Title: Not Otherwise Specified
Author: Hannah Moskowitz
Genre: Contemporary, Realistic, YA
Rating: ★★★★★ | 4.5 out 5.0
warnings: biphobia, bullying, ED, homophobia
Etta Sinclair doesn’t fit in anywhere, not with the Disco Dykes, who turn against her when she begins to date a boy. Not at ballet, where she’s too curvy and defiant to follow the strict rules of the discipline. Not even at home, where her mother can’t even bring herself to say the word ‘bisexual.’ She is, as far as she can tell, Etta Not Otherwise Specified.
But when she hears of an opportunity to audition at Brentwood, a prestigious performing arts school in New York City, Etta sees it as her ticket out of her rural Midwestern town. But practicing for the audition brings her into the orbit of Bianca, a talented singer from Etta’s eating disorder recovery group. Bianca is sick, much sicker than Etta, and she may not even want to get better. But she’s the first person to love Etta without condition. Etta quickly becomes friends with Bianca, Bianca’s handsome older brother James, and James’ friend Mason. Being with them, though, makes Etta question some of her own assumptions, and question the way she thinks of herself and who is wants to be.
My major complaint with The Steep and Thorny Way was its lack of subtlety, but that was exactly what I loved about Not Otherwise Specified. Here, it becomes part of the character of the novel. Etta was brash and sarcastic in the most lovable way. She’s not the most conventional heroine––she’s not a virgin and not ashamed of it, and she’s hardly the shy pushover type, and sometimes she says things without thinking, but the most important thing is that the narrative never shames her for it. She can be a little abrasive, her relationships with her friends and family were sometimes tense, and she’s allowed to make mistakes, but she’s ultimately a good person. She’s funny and insensitive and vulnerable and strong, but she is a cohesive character.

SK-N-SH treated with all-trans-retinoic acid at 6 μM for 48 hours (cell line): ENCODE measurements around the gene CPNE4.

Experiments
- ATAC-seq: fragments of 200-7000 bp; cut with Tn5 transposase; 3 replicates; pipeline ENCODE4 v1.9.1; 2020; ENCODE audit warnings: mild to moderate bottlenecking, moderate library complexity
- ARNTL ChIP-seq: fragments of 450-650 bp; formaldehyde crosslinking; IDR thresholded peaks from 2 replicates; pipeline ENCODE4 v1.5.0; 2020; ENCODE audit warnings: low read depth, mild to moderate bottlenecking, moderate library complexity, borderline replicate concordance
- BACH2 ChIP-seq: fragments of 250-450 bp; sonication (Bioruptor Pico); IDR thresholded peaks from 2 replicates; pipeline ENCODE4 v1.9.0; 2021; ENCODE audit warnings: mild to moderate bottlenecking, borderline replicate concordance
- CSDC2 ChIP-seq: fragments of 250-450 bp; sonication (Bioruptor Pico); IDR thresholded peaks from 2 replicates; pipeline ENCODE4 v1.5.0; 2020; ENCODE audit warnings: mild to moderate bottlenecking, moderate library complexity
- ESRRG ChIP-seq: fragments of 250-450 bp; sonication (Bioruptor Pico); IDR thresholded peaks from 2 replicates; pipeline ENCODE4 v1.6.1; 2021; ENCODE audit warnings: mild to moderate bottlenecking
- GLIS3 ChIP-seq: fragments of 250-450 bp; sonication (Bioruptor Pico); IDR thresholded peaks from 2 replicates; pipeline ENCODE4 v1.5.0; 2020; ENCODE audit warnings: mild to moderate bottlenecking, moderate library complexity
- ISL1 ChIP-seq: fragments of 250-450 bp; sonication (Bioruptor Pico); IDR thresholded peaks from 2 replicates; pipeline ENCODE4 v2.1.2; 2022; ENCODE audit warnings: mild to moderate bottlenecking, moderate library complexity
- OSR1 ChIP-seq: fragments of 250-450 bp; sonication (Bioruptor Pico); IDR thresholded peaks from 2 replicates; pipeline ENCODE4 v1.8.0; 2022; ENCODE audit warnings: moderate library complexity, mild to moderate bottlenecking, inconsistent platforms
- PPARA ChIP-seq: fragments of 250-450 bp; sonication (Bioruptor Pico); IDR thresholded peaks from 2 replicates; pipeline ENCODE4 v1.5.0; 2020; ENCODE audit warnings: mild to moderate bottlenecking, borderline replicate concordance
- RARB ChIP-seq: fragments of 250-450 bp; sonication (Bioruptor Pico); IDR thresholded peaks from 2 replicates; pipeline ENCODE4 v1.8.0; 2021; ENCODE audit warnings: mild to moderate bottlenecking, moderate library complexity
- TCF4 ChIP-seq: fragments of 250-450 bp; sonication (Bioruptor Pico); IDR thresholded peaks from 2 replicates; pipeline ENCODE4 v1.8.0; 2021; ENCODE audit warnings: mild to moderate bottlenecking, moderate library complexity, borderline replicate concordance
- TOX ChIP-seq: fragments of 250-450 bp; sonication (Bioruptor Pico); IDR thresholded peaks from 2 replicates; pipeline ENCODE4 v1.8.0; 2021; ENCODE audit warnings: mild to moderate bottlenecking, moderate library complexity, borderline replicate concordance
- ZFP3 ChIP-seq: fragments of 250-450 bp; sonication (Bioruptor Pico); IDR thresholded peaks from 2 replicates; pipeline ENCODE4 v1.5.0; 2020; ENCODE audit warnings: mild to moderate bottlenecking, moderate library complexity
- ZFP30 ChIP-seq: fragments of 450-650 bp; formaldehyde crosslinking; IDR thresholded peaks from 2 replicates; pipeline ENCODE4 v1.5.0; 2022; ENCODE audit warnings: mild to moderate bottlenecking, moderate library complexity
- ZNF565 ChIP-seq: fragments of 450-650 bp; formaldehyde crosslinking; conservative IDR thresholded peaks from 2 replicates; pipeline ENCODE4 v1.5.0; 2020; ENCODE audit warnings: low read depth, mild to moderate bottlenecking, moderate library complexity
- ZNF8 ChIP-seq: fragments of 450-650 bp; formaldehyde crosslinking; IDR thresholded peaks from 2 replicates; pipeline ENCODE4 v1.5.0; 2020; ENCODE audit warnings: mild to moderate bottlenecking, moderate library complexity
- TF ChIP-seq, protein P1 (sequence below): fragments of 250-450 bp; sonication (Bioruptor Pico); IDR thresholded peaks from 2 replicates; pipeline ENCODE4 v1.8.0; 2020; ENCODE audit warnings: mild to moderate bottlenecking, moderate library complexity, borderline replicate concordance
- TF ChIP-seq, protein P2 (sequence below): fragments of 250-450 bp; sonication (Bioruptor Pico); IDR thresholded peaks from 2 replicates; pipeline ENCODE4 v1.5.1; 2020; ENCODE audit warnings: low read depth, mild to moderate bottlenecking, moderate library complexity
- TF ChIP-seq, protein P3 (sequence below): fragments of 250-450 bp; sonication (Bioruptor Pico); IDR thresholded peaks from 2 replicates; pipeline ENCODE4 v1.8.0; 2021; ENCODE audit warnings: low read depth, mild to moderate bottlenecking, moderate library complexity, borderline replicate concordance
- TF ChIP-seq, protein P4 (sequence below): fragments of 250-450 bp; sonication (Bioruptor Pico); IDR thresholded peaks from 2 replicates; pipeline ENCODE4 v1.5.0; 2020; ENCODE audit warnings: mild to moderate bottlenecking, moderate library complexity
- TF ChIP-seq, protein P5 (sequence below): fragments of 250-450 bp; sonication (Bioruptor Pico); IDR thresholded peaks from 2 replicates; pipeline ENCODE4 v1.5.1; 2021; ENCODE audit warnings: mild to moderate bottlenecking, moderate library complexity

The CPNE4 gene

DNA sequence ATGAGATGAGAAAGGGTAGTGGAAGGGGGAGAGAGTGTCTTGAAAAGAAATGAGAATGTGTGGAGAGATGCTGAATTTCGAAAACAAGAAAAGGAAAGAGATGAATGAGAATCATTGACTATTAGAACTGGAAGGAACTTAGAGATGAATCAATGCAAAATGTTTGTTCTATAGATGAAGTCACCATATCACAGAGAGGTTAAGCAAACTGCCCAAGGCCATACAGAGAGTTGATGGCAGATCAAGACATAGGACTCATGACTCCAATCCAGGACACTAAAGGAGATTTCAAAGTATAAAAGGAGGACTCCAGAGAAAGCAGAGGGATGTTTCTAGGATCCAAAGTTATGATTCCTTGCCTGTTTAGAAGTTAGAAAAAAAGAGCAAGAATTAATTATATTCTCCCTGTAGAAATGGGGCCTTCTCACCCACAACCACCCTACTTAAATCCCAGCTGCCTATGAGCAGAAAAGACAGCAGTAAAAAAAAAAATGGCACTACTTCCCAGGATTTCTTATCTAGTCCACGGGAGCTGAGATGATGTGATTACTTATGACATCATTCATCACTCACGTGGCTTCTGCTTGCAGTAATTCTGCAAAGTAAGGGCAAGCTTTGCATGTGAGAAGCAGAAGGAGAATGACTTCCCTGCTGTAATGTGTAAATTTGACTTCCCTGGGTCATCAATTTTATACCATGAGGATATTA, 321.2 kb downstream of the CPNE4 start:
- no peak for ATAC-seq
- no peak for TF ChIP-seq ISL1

I was surprised at how much I enjoyed the novel, given its relatively simple plot, but the characters’ complexity and the multiplicity they were allowed to inhabit without being portrayed as Bad People was what was at the heart of the story. To be frank, Bianca was the character I was most pleasantly surprised by, In a lesser novel, she would Inspire Etta To Be a Better Person and would undergo no arc of her own. In a lesser novel, she would be the Sick Girl and nothing else. And she is sick, there is no doubt she is sick and no effort to hide the fact that she might not be on the path to recovery, and that that’s not a decision her friends or family can make for her, no matter how hard they try. Yet she is indubitably her own person.
There is one group of people whose representation I was a little iffy about. Not being lesbian, I couldn’t say for sure, but the Disco Dykes run the chance of falling squarely into the ‘man-hating lesbian’ trope. Certainly within the narrative this is understood as a) part of their biphobia b) as a result of needing to band together against homophobia, but metatextually, it may have a significantly different impact. Their name, as well, is a reclamation of a slur, but even within the narrative world it’s given straight people license to call them d*kes. Spoken language doesn’t have capital letters––there’s no real difference between calling them a slur and calling them their group names. They are also the only major lesbian characters in the narrative.
Also, heterophobia? Really?
That said, I really enjoyed the novel. The depiction of eating disorders felt at once sensitive and straightforward, nuanced and empathetic without painting people with EDs as agency-less actors in their own lives. Etta is a protagonist who doesn’t make apologies for who she is, nor does the text require her to do so, which is really great given that the space she occupies is that of a curvy Black ballerina. The writing itself was vivacious and pulls the reader in easily, though it did run a little long, but not long enough to bother me. At times the narrative felt like it was trying to Do Too Much, but it never fell apart, which is all I’m looking for.
Ultimately, Not Otherwise Specified is one of the most envigourating novels I’ve read in a long time, even when it’s juggling heavy topics or hard themes.